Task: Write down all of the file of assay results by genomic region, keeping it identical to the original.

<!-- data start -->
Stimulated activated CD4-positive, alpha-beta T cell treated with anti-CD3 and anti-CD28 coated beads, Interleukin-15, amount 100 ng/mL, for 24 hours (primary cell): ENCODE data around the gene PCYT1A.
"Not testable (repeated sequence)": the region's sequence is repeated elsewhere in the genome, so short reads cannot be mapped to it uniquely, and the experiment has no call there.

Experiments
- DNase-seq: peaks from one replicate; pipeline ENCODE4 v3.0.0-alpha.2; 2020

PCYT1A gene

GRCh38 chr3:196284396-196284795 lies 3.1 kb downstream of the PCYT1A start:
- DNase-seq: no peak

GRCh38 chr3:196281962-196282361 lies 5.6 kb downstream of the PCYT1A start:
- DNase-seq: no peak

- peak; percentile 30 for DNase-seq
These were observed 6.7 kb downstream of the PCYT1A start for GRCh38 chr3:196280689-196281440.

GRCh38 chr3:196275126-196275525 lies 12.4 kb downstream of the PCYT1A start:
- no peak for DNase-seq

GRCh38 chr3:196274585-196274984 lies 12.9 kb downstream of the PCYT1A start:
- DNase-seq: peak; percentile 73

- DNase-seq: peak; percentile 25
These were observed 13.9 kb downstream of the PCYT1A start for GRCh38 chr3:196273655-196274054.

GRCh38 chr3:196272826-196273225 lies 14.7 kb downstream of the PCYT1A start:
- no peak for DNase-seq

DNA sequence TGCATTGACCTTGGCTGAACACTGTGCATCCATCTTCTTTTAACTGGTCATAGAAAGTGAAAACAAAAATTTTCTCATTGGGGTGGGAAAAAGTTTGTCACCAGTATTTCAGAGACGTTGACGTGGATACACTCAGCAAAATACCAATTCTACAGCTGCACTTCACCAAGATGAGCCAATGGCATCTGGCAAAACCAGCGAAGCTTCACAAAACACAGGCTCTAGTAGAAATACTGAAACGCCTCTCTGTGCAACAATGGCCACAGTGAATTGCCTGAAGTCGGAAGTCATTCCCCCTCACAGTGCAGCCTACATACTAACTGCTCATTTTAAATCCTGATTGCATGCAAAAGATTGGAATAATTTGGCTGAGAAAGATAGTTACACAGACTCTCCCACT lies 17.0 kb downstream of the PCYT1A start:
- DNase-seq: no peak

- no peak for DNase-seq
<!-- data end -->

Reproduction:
Stimulated activated CD4-positive, alpha-beta T cell treated with anti-CD3 and anti-CD28 coated beads, Interleukin-15, amount 100 ng/mL, for 24 hours (primary cell): ENCODE data around the gene PCYT1A.
"Not testable (repeated sequence)": the region's sequence is repeated elsewhere in the genome, so short reads cannot be mapped to it uniquely, and the experiment has no call there.

Experiments
- DNase-seq: peaks from one replicate; pipeline ENCODE4 v3.0.0-alpha.2; 2020

PCYT1A gene

GRCh38 chr3:196284396-196284795 lies 3.1 kb downstream of the PCYT1A start:
- DNase-seq: no peak

GRCh38 chr3:196281962-196282361 lies 5.6 kb downstream of the PCYT1A start:
- DNase-seq: no peak

- peak; percentile 30 for DNase-seq
These were observed 6.7 kb downstream of the PCYT1A start for GRCh38 chr3:196280689-196281440.

GRCh38 chr3:196275126-196275525 lies 12.4 kb downstream of the PCYT1A start:
- no peak for DNase-seq

GRCh38 chr3:196274585-196274984 lies 12.9 kb downstream of the PCYT1A start:
- DNase-seq: peak; percentile 73

- DNase-seq: peak; percentile 25
These were observed 13.9 kb downstream of the PCYT1A start for GRCh38 chr3:196273655-196274054.

GRCh38 chr3:196272826-196273225 lies 14.7 kb downstream of the PCYT1A start:
- no peak for DNase-seq

DNA sequence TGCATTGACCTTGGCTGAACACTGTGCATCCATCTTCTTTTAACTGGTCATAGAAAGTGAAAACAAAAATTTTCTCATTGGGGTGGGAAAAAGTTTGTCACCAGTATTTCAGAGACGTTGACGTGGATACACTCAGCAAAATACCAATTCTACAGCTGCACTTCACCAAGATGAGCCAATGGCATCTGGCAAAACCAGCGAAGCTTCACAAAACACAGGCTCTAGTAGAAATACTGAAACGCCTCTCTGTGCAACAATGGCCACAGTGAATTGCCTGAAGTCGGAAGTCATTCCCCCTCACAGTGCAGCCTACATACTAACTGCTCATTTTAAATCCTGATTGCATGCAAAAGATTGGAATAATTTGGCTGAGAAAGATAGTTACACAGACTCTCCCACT lies 17.0 kb downstream of the PCYT1A start:
- DNase-seq: no peak

- no peak for DNase-seq